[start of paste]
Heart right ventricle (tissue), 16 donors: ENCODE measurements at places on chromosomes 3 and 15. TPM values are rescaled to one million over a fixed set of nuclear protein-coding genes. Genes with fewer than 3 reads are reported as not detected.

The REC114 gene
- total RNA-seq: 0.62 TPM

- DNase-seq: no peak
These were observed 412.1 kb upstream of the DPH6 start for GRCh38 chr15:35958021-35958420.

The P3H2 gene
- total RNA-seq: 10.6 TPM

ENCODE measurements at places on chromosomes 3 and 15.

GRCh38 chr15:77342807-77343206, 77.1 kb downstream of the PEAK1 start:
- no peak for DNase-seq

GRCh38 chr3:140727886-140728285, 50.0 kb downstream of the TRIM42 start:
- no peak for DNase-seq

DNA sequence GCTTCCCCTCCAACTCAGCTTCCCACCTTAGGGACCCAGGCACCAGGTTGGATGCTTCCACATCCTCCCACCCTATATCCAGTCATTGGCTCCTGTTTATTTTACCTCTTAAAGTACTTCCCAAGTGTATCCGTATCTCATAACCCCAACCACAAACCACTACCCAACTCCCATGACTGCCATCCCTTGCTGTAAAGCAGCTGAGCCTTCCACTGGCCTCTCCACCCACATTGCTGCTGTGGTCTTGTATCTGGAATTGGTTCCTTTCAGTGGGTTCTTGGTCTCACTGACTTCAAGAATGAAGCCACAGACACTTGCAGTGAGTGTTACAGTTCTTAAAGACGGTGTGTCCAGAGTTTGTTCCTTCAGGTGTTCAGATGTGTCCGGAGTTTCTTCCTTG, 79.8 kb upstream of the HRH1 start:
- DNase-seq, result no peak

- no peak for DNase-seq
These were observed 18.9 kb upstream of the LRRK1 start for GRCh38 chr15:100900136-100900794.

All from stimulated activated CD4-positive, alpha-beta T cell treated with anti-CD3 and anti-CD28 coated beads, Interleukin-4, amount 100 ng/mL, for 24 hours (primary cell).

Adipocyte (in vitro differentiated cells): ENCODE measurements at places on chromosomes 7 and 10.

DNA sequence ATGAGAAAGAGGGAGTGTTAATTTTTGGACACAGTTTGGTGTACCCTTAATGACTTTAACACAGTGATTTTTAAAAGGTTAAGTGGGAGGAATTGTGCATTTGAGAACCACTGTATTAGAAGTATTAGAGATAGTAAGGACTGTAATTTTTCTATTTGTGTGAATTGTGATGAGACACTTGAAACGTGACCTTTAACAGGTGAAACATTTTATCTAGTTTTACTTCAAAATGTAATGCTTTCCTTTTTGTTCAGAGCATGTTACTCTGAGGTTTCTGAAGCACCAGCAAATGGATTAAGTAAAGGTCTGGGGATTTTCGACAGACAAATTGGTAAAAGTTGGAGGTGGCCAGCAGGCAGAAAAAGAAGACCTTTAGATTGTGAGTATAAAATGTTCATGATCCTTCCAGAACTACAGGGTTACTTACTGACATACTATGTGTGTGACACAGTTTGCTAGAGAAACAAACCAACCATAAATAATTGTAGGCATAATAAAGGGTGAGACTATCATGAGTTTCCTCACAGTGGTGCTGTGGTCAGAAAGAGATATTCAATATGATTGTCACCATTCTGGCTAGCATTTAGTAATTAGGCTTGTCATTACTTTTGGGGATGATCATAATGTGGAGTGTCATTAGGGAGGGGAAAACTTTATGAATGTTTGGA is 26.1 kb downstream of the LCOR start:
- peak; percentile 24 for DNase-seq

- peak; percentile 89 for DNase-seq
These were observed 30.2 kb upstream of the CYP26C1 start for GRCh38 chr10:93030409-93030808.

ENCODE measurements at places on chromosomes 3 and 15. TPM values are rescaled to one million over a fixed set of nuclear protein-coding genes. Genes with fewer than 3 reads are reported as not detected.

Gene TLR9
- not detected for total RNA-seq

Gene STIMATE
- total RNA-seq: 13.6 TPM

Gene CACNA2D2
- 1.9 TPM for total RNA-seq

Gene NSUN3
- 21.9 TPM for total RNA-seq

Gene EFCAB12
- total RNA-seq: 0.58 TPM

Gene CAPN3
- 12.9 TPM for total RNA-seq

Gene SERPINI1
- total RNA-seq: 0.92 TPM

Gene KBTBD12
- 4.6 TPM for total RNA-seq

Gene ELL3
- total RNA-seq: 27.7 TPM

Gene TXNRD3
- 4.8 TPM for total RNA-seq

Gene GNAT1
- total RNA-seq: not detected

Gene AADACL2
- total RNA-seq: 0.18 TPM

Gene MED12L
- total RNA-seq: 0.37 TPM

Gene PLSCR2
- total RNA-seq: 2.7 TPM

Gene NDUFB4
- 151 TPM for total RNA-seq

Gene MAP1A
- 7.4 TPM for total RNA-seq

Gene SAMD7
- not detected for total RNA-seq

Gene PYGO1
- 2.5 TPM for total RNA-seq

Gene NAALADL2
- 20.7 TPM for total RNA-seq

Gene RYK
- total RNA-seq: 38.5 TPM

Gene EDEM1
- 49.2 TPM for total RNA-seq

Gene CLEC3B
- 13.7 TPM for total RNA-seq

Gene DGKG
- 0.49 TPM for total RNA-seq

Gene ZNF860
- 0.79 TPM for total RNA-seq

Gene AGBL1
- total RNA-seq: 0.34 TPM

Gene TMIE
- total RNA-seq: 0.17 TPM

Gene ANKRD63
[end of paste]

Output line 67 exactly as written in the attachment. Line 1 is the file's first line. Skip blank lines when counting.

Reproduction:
- 13.7 TPM for total RNA-seq